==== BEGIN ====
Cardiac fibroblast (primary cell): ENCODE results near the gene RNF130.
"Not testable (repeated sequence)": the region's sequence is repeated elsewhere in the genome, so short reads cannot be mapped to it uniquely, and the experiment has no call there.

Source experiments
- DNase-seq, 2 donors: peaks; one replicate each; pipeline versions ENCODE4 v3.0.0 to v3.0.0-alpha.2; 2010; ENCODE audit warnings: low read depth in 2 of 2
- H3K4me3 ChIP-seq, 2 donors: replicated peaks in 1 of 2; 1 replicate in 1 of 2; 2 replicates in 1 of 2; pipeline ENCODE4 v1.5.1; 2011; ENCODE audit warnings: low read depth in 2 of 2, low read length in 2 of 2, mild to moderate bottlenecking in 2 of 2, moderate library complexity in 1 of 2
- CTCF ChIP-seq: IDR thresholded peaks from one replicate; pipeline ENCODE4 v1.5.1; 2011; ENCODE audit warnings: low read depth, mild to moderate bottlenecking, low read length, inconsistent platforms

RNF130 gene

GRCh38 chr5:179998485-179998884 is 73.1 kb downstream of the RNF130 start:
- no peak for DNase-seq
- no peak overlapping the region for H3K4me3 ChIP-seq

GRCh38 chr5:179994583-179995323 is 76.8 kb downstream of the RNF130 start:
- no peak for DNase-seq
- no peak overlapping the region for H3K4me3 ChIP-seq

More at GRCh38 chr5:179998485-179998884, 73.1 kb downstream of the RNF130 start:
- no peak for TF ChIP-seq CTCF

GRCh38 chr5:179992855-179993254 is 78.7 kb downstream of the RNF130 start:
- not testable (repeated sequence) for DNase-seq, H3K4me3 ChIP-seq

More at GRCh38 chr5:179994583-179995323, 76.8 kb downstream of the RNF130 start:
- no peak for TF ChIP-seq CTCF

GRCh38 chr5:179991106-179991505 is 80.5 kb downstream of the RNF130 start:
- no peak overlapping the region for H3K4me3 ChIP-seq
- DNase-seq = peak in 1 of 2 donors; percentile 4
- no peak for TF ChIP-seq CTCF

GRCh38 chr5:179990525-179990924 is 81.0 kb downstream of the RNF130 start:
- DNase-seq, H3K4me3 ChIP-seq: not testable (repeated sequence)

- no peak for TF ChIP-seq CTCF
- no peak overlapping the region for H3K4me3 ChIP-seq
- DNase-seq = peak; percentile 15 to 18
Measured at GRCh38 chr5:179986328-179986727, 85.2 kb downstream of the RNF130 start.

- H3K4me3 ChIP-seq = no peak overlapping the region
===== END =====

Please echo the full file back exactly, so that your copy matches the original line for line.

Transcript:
Cardiac fibroblast (primary cell): ENCODE results near the gene RNF130.
"Not testable (repeated sequence)": the region's sequence is repeated elsewhere in the genome, so short reads cannot be mapped to it uniquely, and the experiment has no call there.

Source experiments
- DNase-seq, 2 donors: peaks; one replicate each; pipeline versions ENCODE4 v3.0.0 to v3.0.0-alpha.2; 2010; ENCODE audit warnings: low read depth in 2 of 2
- H3K4me3 ChIP-seq, 2 donors: replicated peaks in 1 of 2; 1 replicate in 1 of 2; 2 replicates in 1 of 2; pipeline ENCODE4 v1.5.1; 2011; ENCODE audit warnings: low read depth in 2 of 2, low read length in 2 of 2, mild to moderate bottlenecking in 2 of 2, moderate library complexity in 1 of 2
- CTCF ChIP-seq: IDR thresholded peaks from one replicate; pipeline ENCODE4 v1.5.1; 2011; ENCODE audit warnings: low read depth, mild to moderate bottlenecking, low read length, inconsistent platforms

RNF130 gene

GRCh38 chr5:179998485-179998884 is 73.1 kb downstream of the RNF130 start:
- no peak for DNase-seq
- no peak overlapping the region for H3K4me3 ChIP-seq

GRCh38 chr5:179994583-179995323 is 76.8 kb downstream of the RNF130 start:
- no peak for DNase-seq
- no peak overlapping the region for H3K4me3 ChIP-seq

More at GRCh38 chr5:179998485-179998884, 73.1 kb downstream of the RNF130 start:
- no peak for TF ChIP-seq CTCF

GRCh38 chr5:179992855-179993254 is 78.7 kb downstream of the RNF130 start:
- not testable (repeated sequence) for DNase-seq, H3K4me3 ChIP-seq

More at GRCh38 chr5:179994583-179995323, 76.8 kb downstream of the RNF130 start:
- no peak for TF ChIP-seq CTCF

GRCh38 chr5:179991106-179991505 is 80.5 kb downstream of the RNF130 start:
- no peak overlapping the region for H3K4me3 ChIP-seq
- DNase-seq = peak in 1 of 2 donors; percentile 4
- no peak for TF ChIP-seq CTCF

GRCh38 chr5:179990525-179990924 is 81.0 kb downstream of the RNF130 start:
- DNase-seq, H3K4me3 ChIP-seq: not testable (repeated sequence)

- no peak for TF ChIP-seq CTCF
- no peak overlapping the region for H3K4me3 ChIP-seq
- DNase-seq = peak; percentile 15 to 18
Measured at GRCh38 chr5:179986328-179986727, 85.2 kb downstream of the RNF130 start.

- H3K4me3 ChIP-seq = no peak overlapping the region